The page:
I'll look into the Chittagong blog too, thanks for the pointers!

  3. Thank you Mr Scanell for such a quick response...below are some of the links where you can find some text in Nepalbhasa (Newar language) in Devanagari script.



    http://nepalmandal.com/ (Nepalbhasa news site - all articles in Nepalbhasa)

    Almost 99% of tweets of newa_issues are in Nepalbhasa (mostly news and other issues) but some in Nepali (also in Devanagari). So, I wonder how you will be able to differentiate (only if we could use our own script on the internet).

    Anyways, I hope this will encourage more people to start tweeting in Nepalbhasa.

    PS: The name of the language is Nepalbhasa or you can write Nepalbhasa (Newar language)

  4. Seo téacs gairid duit i Néaváiris (नेपाल भाषा):


    Agus an rud céanna i Neipeáilis (नेपाली):


  5. Thanks Prabin (agus Donncha); these files worked well and I was able to add Newar to Indigenous Tweets:


  6. thats a great project! thanks for do it. will be the catalan language added to the list? i hope so. is not yet official for the european union, has been baned in both spain and france for centuries and is official language only in andorra. but i think that we are a lot of people :D

    i think that this web could help you, is about languages and is called "linguamón, casa de les llengües" (linguaworld, home of the languages)


  7. @Derelicte: thanks for the link. Yes there are many people tweeting in Catalan - it was at the top of the list of languages I wanted to add!

    One problem: the Twitter API limits the number of queries I can make to their database so I don't have the capacity to do it quite yet, but stay tuned, I'm trying to find a workaround.

  8. Aragones:


    Web: http://an.wikipedia.org/wiki/Portalada

  9. @pasapues:

    The language identification is difficult, so the percentages of tweets in Aragonese that are reported are probably incorrect (too low).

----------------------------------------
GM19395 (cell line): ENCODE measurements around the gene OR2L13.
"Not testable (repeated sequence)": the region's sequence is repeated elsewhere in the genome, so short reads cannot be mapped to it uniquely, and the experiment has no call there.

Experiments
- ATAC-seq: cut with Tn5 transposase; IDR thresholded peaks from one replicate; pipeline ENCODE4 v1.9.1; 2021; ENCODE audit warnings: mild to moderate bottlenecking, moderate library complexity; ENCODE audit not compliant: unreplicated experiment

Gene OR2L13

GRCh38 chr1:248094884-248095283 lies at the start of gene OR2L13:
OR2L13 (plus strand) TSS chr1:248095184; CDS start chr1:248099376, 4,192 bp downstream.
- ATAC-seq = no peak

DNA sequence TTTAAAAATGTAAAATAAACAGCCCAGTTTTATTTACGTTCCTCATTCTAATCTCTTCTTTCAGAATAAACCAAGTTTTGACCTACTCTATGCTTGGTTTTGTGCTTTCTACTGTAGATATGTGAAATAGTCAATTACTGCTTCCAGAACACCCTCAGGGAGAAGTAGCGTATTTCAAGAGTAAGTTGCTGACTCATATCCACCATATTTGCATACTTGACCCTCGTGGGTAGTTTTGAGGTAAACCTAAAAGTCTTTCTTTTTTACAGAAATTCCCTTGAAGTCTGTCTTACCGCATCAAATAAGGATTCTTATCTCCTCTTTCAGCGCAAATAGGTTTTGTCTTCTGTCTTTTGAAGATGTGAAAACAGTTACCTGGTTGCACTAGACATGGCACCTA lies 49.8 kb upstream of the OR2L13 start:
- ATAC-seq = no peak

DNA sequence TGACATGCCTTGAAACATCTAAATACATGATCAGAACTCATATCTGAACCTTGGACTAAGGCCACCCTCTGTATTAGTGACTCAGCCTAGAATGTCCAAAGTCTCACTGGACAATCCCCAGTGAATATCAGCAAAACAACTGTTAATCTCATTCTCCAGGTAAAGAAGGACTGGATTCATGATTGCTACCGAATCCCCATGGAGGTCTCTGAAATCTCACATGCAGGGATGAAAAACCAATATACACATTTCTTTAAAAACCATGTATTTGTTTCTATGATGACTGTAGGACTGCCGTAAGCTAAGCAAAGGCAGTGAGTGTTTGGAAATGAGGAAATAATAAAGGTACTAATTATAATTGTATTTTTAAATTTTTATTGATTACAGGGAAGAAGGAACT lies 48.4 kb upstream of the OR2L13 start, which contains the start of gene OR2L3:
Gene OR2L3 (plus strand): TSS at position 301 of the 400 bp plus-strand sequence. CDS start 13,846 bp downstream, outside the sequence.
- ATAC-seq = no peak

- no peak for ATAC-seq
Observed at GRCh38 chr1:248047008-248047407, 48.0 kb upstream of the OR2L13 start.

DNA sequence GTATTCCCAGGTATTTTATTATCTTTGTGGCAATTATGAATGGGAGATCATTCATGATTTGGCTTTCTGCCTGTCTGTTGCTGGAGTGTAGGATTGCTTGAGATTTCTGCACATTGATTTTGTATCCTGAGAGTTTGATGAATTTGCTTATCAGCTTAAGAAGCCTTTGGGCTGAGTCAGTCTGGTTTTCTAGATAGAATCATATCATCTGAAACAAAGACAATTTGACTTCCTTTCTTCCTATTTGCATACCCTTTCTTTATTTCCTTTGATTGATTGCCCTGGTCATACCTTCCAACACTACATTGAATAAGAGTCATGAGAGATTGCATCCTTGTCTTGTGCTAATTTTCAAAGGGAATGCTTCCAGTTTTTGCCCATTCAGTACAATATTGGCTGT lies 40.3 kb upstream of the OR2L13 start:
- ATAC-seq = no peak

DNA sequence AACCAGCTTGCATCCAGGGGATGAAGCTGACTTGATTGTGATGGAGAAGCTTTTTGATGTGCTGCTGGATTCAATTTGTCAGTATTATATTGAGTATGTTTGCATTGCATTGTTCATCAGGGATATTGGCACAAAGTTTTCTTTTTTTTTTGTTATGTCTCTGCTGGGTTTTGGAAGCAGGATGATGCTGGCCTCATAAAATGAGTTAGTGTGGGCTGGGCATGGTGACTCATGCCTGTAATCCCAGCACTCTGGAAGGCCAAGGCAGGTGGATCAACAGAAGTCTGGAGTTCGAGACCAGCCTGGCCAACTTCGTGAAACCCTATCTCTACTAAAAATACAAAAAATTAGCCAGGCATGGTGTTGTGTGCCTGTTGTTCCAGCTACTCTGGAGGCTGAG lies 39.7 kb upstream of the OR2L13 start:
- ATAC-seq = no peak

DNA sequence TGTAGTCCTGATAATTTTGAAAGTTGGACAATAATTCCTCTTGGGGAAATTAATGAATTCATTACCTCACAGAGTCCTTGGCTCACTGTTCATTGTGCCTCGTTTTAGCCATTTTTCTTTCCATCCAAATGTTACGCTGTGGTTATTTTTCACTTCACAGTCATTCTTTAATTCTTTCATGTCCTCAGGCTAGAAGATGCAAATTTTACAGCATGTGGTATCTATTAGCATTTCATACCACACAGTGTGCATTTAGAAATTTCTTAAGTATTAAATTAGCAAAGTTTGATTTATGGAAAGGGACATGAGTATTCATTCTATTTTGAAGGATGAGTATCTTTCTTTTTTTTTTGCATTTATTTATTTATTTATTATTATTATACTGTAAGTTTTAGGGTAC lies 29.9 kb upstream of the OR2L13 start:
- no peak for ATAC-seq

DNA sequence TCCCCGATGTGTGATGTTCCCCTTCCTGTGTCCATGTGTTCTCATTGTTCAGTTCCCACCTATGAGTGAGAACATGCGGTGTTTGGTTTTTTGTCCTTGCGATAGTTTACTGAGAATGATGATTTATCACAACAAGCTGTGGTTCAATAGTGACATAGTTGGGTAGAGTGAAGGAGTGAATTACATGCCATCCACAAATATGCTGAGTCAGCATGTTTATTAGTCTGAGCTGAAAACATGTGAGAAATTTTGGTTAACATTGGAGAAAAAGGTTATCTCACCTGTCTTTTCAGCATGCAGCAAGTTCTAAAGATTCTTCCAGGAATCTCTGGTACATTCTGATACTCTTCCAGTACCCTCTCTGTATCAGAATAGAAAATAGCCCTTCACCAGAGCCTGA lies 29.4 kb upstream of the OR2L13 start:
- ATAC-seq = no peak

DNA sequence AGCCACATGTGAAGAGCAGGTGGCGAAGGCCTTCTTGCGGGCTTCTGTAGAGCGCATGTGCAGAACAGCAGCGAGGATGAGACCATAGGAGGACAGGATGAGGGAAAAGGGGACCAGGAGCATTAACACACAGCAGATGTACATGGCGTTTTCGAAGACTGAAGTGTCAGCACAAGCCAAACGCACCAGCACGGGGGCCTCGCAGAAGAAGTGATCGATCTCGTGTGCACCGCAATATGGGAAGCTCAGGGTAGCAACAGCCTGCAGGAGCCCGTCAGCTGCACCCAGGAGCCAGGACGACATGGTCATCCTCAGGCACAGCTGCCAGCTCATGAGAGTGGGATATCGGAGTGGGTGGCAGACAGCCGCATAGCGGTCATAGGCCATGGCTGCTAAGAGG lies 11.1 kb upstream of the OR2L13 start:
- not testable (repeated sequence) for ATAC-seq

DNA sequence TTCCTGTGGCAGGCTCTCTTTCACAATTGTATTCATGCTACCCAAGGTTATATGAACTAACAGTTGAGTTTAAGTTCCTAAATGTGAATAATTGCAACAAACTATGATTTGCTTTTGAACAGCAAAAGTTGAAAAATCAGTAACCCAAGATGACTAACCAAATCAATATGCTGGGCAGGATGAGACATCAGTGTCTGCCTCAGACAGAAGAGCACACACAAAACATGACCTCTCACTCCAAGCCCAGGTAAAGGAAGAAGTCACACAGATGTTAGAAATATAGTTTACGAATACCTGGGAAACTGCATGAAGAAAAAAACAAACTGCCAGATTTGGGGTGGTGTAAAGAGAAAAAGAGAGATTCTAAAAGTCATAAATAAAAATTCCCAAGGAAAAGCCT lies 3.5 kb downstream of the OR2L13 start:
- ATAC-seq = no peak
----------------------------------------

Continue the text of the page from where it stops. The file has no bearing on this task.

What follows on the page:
Feel free to add users through the form on the site and they'll get added eventually (not immediately).


  10. You can add the #Purhepechas twitter user to the P'urhépecha language. We are from Michoacán, state of México. Every one is welcome to indigenous page: www.Purhepecha.com

    Everything on you page is great!

    Thank you!


  11. Nice done! Another link for my blog (www.linguodiversitat.wordpress.com). Using new technologies to help saving endangered languages is the right thing to do... The wrong thing is thinking there is no solution.
    I agree catalan is unfortunately a minorized language. It is not in a catastrophic situation compared to other languages but it is indeed endangered. As we say in catalan "El català té una mala salut de ferro" that means like "Catalan language has cast-iron unhealthiness".
    Nevertheless I understand how difficult must it be to include catalan in indigenous tweets, given the vast number of users. It would for sure beat kreyòl, almost every catalan speaker with twitter writes something in catalan... there are even some trending topics in catalan (#bcndecideix, for example).
    Good job, and go on with your fantastic task. PS:Don't doubt asking me in my blog if you needa translate something into catalan

  12. @Taurons: thanks for writing - I'm glad to discover your blog, and I'll add a link to it from here (see "Friends of Indigenous Tweets").

    I assume you know about http://umap.cat/. The total number of users they report for Euskara and Welsh are about half of the totals I've discovered (I think my language identification works a bit better). So if we assume the same is true for Catalan, that would be around 40,000 users in all - very impressive! (that said, our best guess for Haitian Creole is greater than 100,000 users!)

  13. @Tatá: I have added the @Purhepechas user: http://indigenoustweets.com/tsz/. Let me know if you want to translate the page to your language. Thanks for the suggestion!